Notice that we get no physical description of either character. But we do get a very powerful sense of them as individuals and of their personalities, their moods and their motivations. Hemingway does not even have to tell us who is speaking. We know it from what they say and how they say it. ~ Actions. What the characters do reveals a lot about them. Here is an example of the way actions can define personality, in this case, twin brothers who are completely different. It is from Alan Maley’s story, ‘The Man Who talked to Trees.’:
Torbash spent his spare time hunting in the forests. He had been given a shotgun for his fifteenth birthday. He would proudly return after a day’s hunting with wild pigeons, with rabbits, their eyes glazed in death, and sometimes with a deer. His greatest ambition was to bring back a wild boar. His other main occupation was to visit Jalseen, where there were girls with ‘modern’ ways. It was there that he got to know the ‘contacts’ who were to help him later.
Milmaq was a solitary person. He would spend hours in the forests, not hunting, simply sitting still, watching, waiting for something to happen. A spider would swing its thread across the canyon between two branches. A woodpecker would drum at the trunk of a chestnut tree, its neck a blur of speed. Above all, the trees themselves would speak to him. He would be aware of them creaking and swaying in the wind. He could sense the sap rising in them in the springtime; feel their sorrow at the approach of winter. If he put his ear to the trunk of a tree, he could hear it growing, very slowly; feel it moving towards its final magnificent shape.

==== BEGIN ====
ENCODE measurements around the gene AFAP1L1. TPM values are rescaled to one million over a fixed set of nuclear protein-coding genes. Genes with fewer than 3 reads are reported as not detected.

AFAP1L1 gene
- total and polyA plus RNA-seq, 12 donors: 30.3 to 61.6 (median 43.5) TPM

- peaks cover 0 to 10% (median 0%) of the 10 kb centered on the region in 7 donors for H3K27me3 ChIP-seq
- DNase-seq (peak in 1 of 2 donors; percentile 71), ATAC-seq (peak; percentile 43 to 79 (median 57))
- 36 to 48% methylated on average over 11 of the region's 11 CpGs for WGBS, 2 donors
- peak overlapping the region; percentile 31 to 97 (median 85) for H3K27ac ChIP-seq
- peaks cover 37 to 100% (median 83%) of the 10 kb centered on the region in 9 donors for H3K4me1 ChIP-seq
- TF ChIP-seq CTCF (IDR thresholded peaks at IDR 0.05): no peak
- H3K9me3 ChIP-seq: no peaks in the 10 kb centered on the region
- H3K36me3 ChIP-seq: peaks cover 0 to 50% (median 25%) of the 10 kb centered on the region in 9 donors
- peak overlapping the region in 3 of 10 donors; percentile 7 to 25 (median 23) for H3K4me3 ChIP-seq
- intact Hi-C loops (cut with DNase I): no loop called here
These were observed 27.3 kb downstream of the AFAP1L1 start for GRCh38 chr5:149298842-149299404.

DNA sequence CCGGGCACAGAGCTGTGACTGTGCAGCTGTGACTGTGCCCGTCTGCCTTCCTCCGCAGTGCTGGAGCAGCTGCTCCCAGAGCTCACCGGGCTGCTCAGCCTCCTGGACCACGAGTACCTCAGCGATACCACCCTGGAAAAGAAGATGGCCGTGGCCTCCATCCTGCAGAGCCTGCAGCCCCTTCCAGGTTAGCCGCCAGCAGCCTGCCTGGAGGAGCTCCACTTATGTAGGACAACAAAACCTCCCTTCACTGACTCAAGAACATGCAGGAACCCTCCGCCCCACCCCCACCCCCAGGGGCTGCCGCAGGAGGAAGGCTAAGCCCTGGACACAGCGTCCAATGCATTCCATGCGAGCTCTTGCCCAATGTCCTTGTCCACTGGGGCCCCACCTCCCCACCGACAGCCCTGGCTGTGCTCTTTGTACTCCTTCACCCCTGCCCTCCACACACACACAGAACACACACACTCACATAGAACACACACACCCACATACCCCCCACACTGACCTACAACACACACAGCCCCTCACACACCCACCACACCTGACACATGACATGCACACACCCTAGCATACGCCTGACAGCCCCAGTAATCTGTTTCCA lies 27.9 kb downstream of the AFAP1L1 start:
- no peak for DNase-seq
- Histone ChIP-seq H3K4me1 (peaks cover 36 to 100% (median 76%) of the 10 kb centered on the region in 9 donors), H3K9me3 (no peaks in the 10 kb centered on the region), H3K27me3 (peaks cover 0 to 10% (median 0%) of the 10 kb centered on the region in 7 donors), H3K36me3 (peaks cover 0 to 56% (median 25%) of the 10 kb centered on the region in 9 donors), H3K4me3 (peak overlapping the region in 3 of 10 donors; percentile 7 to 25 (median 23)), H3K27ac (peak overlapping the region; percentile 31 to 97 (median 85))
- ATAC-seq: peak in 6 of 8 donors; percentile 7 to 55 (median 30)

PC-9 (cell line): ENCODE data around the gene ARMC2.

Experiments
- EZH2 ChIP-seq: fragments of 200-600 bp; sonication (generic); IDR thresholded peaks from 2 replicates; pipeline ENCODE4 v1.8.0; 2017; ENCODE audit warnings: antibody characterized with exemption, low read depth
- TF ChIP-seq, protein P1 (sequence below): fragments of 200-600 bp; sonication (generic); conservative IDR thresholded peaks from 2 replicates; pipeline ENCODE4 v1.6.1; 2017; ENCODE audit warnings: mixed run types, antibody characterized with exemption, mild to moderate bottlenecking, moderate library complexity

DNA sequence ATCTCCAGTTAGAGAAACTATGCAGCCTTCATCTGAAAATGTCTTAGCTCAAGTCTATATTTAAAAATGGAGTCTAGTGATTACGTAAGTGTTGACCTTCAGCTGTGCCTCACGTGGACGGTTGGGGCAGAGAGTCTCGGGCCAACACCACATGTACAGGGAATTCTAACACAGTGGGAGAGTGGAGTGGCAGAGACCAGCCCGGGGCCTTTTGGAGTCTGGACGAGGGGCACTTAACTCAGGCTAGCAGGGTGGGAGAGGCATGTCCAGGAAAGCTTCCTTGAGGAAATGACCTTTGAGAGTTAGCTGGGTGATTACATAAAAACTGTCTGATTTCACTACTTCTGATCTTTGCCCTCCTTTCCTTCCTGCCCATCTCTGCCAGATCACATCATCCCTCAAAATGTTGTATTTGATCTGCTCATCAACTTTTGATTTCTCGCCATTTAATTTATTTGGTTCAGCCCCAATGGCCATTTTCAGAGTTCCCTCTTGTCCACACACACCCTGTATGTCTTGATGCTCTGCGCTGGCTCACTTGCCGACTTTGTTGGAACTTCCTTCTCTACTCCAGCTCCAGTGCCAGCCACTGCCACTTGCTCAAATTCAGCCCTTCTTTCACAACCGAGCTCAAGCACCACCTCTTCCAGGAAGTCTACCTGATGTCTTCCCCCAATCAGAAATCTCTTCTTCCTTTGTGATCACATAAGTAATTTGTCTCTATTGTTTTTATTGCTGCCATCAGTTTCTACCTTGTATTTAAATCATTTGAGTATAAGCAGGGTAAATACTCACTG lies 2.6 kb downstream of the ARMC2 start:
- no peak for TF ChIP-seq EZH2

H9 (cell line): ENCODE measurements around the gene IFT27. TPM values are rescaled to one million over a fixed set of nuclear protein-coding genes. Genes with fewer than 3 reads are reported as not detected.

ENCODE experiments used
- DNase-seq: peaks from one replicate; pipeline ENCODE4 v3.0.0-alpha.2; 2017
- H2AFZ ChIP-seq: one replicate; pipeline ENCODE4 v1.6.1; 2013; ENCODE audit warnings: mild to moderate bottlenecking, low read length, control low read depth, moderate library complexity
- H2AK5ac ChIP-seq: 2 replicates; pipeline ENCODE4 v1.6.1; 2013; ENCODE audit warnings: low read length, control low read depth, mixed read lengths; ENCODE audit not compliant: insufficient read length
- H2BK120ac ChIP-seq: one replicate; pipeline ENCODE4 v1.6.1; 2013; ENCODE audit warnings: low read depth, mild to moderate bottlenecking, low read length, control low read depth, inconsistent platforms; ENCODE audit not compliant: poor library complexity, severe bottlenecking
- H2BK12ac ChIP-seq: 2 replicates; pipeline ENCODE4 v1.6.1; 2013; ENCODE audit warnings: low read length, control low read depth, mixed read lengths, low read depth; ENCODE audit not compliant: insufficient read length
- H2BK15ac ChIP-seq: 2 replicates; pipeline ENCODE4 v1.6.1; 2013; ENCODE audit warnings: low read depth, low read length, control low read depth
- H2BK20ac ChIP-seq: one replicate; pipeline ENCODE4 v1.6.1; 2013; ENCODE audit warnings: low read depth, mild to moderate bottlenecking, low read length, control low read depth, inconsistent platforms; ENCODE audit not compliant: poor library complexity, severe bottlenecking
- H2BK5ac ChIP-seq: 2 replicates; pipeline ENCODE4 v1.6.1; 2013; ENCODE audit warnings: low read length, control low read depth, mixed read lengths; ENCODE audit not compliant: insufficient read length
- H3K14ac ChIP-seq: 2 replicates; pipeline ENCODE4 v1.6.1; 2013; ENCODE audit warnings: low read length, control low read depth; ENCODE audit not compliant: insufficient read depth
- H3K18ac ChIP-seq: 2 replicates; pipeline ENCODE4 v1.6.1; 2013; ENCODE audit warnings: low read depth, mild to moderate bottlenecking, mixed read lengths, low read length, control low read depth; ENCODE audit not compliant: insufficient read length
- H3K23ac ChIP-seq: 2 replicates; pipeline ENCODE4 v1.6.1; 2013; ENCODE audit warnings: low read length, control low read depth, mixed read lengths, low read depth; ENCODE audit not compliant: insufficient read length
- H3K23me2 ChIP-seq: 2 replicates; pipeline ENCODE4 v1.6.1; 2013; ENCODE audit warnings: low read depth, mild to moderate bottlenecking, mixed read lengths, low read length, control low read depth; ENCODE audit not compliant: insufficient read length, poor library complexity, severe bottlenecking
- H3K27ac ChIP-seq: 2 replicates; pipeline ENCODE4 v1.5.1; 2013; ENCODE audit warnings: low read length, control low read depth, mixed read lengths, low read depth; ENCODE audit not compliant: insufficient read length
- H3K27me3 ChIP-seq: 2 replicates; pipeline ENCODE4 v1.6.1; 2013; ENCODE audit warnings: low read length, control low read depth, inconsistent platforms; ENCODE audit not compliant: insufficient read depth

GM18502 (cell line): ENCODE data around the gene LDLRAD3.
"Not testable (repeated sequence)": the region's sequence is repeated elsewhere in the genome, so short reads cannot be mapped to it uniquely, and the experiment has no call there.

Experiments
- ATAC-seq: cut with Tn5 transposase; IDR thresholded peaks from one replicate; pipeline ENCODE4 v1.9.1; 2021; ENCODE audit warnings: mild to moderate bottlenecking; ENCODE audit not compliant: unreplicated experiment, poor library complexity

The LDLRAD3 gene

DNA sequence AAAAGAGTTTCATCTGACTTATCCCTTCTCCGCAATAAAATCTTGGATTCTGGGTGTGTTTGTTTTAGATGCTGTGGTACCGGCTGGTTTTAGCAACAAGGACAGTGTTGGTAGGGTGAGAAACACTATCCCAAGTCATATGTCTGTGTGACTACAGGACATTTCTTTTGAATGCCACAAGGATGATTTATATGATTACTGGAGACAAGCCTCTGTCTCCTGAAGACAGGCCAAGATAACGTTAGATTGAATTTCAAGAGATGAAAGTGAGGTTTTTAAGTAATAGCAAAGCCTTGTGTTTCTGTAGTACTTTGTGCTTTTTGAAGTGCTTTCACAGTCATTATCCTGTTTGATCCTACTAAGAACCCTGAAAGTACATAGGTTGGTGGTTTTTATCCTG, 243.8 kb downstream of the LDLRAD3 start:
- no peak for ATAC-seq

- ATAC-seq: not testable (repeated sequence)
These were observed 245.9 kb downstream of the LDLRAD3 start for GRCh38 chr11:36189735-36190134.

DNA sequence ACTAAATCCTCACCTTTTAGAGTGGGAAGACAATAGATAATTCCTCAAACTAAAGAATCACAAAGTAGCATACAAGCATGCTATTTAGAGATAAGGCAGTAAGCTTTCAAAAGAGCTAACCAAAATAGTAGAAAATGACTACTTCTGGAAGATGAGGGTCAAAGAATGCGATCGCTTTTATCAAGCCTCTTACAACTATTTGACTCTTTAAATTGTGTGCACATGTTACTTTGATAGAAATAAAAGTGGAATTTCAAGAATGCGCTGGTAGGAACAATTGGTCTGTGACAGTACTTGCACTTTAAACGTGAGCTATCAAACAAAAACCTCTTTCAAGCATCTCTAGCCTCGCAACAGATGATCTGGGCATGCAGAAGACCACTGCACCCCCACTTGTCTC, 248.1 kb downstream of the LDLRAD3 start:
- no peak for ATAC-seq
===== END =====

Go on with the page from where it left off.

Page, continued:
Exercise: Write a short fragment of a story to show character in three ways: by character description, by dialogue and by actions. 4. Dialogue. What the characters say and how they say it not only helps to define character but can also help drive the plot forward. If the dialogue sounds ‘authentic’ and is skillfully manipulated, if the readers can ‘hear’ the language in their ‘inward ear’, it can save the writer (and the reader) from swathes of descriptive prose. In almost any short story, dialogue will be of prime importance. It is generally a good idea to break up longer passages of description or comment with some lively dialogue. Here is an example of this kind of mixed dialogue/commentary from the Ray Bradbury story ‘I See You Never…’
‘I’m sure sorry, Mr. Ramirez,’ she said.
‘I don’t want to go back, Mrs O’Brian,’ he said weakly. ‘I like it here, I want to stay here. I’ve worked, I’ve got money. I look all right, don’t I? and I don’t want to go back’
‘I’m sorry, Mr. Ramirez,’ she said. ‘I wish there was something I could do.’
‘Mrs O’Brian!’ he cried suddenly, tears rolling out from under his eyelids. He reached out his hands and took her hand fervently, shaking it, wringing it, holding to it. ‘Mrs O’Brian, I see you never, I see you never!’
The policemen smiled at this, but Mr. Ramirez did not notice it, and they stopped smiling very soon.
‘Goodbye, Mrs O’Brian. You have been good to me. Oh, goodbye Mrs O’Brian. I see you never!’
The policemen waited for Mr Ramirez to turn, pick up his suitcase, and walk away. Then they followed him, tipping their caps to Mrs O’Brian. She watched them go down the porch steps. Then she shut the door quietly and went slowly back to her chair at the table. She pulled the chair out and sat down. She picked up the shining knife and fork and started once more upon her steak.
‘Hurry up, Mom,’ said one of the sons. ‘It’ll be cold.’
Mrs O’Brian took one bite and chewed on it for a long, slow time; then she stared at the closed door. She laid down her knife and fork.
‘What’s wrong, Ma?’ asked her son.
‘I just realized,’ said Mrs O’Brian—she put her hand to her face—‘I’ll never see Mr. Ramirez again.’